Development cooperation builds bridges between the ILO’s standard-setting role and women and men everywhere. It is essential to give people decent work opportunities and an important means of assisting our constituents – workers, employers and governments – in making the Decent Work Agenda a reality. Simply put, development cooperation supports the technical, organizational and institutional capacities of ILO constituents for them to put in place meaningful and coherent social policy and ensure sustainable development.
Programmes and projects can be funded by the ILO's regular budget or by virtue of voluntary contributions from development partners. Voluntary contributions complement the ILO’s own resources and, in the period 2008-2014, made up 42 per cent of overall ILO funds. Voluntary contributions are allocated to ILO country and global outcomes and are usually managed through extra-budgetary projects.
Annual report 2014This statistical summary provides details of the following:
- ILO Extra-budgetary Technical Cooperation by Strategic Outcomes, 2013-2014
- ILO Extra-budgetary Technical Cooperation by Region, 2012-2014
- ILO Extra-budgetary Technical Cooperation by Region, Subregion and Country, 2012-2014
Highlights of the ILO's work
Over the past decade, and with ILO assistance, more than 60 countries implementing almost 200 laws have adapted their legal frameworks to conform to the ILO’s child labour Conventions. Since 2004, in its regular review of the application of Conventions No. 138 and No. 182, the ILO’s Committee of Experts has seen a seven-fold increase in the number of comments noting progress.
At the country-level, the ILO has implemented more than 200 projects aimed at tackling child labour.
- Over the past 15 years, nearly one million children have been withdrawn or prevented from entering child labour by virtue of ILO projects in almost 110 countries all over the world.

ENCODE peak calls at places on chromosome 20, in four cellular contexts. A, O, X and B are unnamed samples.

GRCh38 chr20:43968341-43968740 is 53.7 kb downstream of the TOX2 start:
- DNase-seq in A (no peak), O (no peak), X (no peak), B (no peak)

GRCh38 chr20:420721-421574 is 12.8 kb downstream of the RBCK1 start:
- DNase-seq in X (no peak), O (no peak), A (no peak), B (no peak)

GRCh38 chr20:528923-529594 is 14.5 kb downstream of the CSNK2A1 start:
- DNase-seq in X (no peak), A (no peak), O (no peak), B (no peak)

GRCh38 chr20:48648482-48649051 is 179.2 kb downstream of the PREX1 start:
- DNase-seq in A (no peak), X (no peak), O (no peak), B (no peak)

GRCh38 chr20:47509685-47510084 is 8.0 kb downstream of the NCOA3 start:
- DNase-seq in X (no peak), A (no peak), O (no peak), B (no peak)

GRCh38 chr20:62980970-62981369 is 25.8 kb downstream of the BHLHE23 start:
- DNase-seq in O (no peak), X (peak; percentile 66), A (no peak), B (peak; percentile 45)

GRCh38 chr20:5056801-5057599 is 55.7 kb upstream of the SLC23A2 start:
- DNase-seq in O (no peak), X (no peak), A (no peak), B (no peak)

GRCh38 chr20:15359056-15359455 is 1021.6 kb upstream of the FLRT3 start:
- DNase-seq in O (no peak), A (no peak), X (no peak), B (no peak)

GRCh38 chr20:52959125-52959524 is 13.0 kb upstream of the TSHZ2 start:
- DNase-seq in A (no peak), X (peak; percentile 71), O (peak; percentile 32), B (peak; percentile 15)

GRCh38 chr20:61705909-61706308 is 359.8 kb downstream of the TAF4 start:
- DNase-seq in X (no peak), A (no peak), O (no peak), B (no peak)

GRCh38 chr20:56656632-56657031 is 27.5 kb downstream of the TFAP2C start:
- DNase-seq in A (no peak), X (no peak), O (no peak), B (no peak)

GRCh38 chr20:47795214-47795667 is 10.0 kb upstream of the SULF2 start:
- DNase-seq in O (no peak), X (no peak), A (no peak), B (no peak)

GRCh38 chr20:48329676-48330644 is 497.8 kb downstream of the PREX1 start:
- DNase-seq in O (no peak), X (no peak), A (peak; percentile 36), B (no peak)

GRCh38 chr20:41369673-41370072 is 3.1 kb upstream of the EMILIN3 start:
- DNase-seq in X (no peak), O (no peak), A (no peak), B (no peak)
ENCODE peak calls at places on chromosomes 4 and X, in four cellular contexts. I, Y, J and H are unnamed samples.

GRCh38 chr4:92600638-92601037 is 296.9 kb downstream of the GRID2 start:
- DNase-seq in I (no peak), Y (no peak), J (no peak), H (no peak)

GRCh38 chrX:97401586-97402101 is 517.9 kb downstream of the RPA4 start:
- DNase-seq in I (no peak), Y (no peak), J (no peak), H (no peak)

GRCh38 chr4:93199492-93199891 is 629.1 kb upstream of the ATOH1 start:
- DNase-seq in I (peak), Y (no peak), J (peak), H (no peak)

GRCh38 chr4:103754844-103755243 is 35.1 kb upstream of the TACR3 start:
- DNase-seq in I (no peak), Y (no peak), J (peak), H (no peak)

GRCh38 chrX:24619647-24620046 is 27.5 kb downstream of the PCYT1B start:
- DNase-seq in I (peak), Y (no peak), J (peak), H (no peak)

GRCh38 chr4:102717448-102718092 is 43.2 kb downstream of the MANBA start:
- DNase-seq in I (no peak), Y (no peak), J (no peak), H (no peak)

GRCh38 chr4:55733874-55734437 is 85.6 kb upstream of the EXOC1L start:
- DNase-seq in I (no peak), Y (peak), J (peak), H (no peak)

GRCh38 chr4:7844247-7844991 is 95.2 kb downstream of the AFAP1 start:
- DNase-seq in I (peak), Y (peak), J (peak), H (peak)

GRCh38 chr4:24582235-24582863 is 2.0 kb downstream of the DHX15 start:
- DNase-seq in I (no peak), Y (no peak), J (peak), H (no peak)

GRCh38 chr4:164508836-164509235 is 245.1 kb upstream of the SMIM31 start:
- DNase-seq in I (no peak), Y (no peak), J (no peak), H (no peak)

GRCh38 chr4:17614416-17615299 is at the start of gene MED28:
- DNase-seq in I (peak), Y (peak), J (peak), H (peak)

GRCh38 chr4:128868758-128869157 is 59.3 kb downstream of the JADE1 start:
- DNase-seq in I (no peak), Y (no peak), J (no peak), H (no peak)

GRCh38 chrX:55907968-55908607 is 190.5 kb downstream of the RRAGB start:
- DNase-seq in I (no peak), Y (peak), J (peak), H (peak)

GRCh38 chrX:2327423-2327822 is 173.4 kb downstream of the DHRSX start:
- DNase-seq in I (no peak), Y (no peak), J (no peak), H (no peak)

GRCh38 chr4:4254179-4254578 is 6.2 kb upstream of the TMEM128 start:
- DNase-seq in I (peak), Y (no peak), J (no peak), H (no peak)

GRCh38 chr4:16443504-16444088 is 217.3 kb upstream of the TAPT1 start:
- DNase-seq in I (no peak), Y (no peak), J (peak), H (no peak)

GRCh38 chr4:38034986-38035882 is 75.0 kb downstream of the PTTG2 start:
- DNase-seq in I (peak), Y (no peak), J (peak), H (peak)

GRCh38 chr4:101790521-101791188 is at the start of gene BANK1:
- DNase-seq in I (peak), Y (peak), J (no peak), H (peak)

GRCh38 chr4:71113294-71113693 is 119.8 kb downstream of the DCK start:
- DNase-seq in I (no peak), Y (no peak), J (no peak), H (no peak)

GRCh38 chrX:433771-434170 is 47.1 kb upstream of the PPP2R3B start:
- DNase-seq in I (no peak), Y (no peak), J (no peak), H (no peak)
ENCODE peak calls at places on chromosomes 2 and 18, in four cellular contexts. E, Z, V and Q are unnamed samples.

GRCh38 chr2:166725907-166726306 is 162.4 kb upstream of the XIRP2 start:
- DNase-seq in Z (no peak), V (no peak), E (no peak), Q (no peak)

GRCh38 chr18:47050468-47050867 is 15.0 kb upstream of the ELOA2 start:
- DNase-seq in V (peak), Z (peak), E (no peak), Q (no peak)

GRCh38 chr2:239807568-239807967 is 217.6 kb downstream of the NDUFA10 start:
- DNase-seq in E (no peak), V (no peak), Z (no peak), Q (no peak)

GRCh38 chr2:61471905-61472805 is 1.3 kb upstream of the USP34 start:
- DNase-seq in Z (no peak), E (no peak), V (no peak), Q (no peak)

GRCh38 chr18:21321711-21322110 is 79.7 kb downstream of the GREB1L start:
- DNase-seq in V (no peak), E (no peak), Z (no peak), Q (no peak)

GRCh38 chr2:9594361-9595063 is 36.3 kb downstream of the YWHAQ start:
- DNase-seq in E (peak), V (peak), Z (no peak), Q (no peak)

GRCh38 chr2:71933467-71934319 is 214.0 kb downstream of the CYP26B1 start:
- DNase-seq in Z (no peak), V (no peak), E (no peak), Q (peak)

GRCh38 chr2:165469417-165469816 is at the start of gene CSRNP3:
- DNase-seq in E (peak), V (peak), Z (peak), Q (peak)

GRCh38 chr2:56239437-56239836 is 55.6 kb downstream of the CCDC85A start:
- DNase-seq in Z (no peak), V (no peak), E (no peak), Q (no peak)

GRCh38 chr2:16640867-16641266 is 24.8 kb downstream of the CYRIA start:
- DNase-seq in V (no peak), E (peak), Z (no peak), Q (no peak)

- The total number of girls and boys in child labour dropped 30% from 246 million in 2000 to 168 million in 2012.
The ILO works with countries to extend social protection in two ways: by pushing for the rapid implementation of national social protection floors of basic social security guarantees that ensure universal access to essential health care and income security while also improving existing social protection schemes to provide higher levels of benefits, progressively, to as many people as possible.
Over the past ten years, the ILO has supported the development of:
- Social protection floors in 136 countries
- National social protection strategies in 34 countries
- Health protection in 30 countries
- Child benefits in 21 countries
- Maternity benefits in 20 countries
- Unemployment insurance schemes in 20 countries
- Public employment programmes in 31 countries
- Old-age pensions in 43 countries
Employment-intensive investments link infrastructure development with employment creation, poverty reduction and local economic and social development.
- Timor-Leste: Since March 2012, the ILO’s R4D programme has created 330,000 work days of direct short-term jobs. This translates to a cash transfer into the local economy of about USD 2 million.
- Nepal: Since March 2014, the ILO has supported local infrastructure development in 33 districts – home to more than half of the population of Nepal. Following the earthquake in April 2015, the coverage will be extended to another 3 districts.
- Somalia: The UN Joint Programme on local governance and decentralized service delivery, where the ILO played a key role, led to the creation of 136,500 work days and benefited the most vulnerable. A project focusing on Somali refugee returnees and a youth for change initiative has provided almost 43,000 work days.
Better Work – an ILO/IFC programme set up in 2009 – has improved conditions in factories employing more than 3 million workers by engaging with more than 60 global garment brands and 1,200 factories.
- Jordan: Migrant workers are now represented in an industry-wide collective agreement; factories have seen a 50% improvement in compliance of occupational safety and health requirements and 100% improvement in paying correct minimum wages and benefits.
- Cambodia: Programme impacts are multiplied as many of the 500,000 workers send their earnings home to help their families, who, in turn use these funds to pay for education for younger siblings and medical bills.
- Lesotho: Better Work has helped ensure that 100% of the factories involved have eliminated HIV/AIDS discrimination.
- Viet Nam: 65% of Better Work factories have seen a rise in total sales, 62% have increased production capacity, and 60% have expanded employment.